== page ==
Welcome to the latest edition of This Week in Pensions! As we do most weeks, we have gathered the best stories about pensions and retirement security from the previous week. This is the news you need to know in the fight for a secure retirement.

Here are this week’s top stories:

  • Pensions make a secure retirement by Bridget Early: NPPC’s Executive Director writes about the challenges facing Millennials as they save for retirement in jobs where pensions are less common. “It may seem far off now, but retirement security (or insecurity) for Millennials is a major problem that needs to be addressed.”
  • U.S. pensions among the world’s largest funds by Margarida Correia: there is 18.1 trillion dollars invested globally in pension funds. More than one-third (36.7%) of that is invested in U.S. pension funds- both public and private. What’s more, the assets invested in defined benefit pension funds continues to grow. Despite the myths promoted by anti-pension ideologues, pensions still exist and they continue to provide a secure retirement for working families.
  • PERS a lifeline for correctional officers by Greg Clouser: an Oregon correctional officer writes about the importance of protecting pensions for COs who work in this dangerous profession. “So why risk our families, our health and our lives? Because traditionally this has been a secure job with consistent pay and secure benefits. We knew that if we came to work and did our part that we could support our families and have a secure retirement.”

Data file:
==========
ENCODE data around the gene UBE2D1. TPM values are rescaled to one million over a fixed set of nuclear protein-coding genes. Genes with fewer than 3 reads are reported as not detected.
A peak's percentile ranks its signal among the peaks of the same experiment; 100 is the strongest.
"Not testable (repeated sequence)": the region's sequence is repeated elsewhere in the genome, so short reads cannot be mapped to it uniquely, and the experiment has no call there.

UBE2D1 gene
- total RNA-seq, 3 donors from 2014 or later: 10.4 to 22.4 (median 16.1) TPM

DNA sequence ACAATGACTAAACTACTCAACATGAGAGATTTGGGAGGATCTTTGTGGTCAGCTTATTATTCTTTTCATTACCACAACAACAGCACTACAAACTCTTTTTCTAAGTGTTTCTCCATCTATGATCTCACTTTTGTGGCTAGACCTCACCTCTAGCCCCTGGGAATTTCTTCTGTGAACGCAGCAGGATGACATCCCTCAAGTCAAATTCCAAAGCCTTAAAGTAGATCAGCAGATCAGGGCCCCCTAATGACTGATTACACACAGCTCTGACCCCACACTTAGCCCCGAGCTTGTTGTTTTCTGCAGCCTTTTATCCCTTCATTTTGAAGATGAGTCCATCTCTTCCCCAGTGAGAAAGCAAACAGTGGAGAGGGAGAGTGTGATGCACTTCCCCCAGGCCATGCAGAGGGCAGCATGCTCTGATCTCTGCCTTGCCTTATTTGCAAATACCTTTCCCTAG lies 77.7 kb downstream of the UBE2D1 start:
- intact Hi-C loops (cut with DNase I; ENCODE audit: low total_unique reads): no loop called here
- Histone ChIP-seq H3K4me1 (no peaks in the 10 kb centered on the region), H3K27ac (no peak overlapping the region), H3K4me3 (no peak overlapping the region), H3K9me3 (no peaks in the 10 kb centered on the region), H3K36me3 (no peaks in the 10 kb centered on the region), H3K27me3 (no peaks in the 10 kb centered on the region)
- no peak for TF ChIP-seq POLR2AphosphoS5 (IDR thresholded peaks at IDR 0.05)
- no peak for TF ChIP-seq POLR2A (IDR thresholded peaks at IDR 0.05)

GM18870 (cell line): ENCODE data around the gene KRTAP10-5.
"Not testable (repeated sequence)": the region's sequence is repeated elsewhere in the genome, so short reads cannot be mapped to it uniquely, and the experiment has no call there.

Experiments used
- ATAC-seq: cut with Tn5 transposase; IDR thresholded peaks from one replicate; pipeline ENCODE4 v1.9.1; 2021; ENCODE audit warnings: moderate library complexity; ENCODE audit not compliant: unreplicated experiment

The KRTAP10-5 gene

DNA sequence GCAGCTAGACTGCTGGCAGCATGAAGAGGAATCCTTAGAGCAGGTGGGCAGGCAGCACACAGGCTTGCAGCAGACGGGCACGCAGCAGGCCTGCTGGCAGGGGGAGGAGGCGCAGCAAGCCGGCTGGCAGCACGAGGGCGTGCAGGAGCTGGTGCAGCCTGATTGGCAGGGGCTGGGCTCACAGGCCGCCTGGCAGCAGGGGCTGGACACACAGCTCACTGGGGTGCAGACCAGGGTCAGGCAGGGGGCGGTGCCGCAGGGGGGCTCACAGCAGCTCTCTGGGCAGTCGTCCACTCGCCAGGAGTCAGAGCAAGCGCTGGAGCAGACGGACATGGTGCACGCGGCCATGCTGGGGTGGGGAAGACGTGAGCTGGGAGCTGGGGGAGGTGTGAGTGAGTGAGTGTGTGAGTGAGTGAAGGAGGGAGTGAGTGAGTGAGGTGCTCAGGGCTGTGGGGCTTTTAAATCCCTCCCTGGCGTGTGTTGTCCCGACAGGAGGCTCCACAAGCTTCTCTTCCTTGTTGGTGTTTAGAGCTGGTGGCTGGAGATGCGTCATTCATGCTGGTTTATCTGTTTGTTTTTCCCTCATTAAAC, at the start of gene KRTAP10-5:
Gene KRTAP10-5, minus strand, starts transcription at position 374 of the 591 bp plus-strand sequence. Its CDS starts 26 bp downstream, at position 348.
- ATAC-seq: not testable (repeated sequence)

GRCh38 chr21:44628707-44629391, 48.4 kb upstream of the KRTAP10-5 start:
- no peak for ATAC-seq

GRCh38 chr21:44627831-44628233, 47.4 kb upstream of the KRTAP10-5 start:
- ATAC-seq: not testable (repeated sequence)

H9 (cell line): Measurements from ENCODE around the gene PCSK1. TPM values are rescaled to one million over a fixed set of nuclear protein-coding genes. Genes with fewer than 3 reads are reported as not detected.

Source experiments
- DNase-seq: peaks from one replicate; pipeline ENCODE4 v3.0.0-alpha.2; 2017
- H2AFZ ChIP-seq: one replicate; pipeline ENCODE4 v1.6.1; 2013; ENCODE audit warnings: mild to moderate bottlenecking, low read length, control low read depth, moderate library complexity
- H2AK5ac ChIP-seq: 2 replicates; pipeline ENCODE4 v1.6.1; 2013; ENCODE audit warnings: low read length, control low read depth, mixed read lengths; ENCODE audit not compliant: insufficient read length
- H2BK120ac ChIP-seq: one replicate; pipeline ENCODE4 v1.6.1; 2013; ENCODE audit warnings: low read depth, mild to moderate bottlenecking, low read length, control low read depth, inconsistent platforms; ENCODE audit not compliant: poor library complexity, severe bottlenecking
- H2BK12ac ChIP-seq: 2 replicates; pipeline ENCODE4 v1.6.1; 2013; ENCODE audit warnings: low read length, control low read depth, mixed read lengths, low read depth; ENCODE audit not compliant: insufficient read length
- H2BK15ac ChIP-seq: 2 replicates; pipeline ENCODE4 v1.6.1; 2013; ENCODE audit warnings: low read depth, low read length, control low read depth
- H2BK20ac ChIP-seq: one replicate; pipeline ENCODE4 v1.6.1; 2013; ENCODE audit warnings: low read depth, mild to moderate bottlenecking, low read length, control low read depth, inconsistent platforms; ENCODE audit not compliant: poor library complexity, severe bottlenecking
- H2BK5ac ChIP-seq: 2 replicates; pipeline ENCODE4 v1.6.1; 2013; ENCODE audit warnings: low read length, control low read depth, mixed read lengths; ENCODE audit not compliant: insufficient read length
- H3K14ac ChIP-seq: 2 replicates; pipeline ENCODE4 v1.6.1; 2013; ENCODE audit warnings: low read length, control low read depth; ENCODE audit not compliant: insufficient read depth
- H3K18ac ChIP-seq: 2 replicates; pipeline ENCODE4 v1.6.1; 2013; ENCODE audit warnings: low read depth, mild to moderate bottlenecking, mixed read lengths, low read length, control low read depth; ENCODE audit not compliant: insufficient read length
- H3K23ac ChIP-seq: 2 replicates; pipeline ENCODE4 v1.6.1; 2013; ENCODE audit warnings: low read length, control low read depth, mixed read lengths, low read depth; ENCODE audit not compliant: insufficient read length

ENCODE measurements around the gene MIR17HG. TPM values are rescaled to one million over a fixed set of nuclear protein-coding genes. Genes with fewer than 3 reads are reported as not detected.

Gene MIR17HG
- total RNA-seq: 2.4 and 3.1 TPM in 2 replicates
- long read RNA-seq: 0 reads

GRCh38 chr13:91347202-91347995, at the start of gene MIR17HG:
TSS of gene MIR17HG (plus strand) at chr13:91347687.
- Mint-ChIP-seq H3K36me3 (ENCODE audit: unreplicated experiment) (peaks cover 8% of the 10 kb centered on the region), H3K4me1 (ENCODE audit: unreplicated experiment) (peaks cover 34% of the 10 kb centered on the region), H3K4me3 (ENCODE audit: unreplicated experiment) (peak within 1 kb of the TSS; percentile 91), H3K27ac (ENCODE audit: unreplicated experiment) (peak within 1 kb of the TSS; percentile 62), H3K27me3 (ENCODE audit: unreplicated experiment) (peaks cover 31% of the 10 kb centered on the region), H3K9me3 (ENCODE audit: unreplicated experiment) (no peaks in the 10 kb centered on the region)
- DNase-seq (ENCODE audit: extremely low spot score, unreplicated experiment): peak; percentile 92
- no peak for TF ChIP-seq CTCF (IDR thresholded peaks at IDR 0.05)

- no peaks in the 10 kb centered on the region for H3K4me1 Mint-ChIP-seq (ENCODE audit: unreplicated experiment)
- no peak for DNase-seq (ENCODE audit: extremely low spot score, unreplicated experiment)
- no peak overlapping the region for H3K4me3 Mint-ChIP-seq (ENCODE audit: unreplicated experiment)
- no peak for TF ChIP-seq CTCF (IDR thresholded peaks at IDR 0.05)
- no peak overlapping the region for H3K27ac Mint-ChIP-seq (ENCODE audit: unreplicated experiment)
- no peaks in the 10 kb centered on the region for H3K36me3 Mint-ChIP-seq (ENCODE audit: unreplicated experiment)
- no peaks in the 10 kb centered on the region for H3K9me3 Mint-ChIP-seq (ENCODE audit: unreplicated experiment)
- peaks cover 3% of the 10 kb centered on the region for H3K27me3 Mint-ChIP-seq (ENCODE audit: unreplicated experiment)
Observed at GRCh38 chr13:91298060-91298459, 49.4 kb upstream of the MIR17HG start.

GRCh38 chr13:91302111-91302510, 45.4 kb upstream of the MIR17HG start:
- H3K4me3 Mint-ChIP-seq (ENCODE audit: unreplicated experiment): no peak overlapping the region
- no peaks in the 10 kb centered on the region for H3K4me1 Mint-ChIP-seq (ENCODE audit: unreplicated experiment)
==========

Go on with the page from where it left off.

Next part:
• IPERS beats goal with nearly 8% gain on pension fund investments by William Petroski: the Iowa Public Employees Retirement System surpassed its investment goal for the past year. IPERS recently lowered its assumed rate of return to 7 percent, but it earned 7.97 percent in the most recent fiscal year. IPERS CEO Donna Mueller said, “For IPERS, a more significant measurement is our 30-year annualized return which is 8.72 percent.”
  • Retired Oklahoma teachers need cost of living adjustment by The Edmond Sun: retired teachers in Oklahoma have not received a Cost of Living Adjustment (COLA) in more than a decade. During that time, rising inflation and healthcare costs have eaten away at the value of their pension benefit. Legislation was introduced during the 2018 session that would have granted a COLA, but it was never brought to the floor for a vote. Supporters hope the legislation will be reintroduced next year.

Be sure to check back next week for the latest news in the fight for a secure retirement!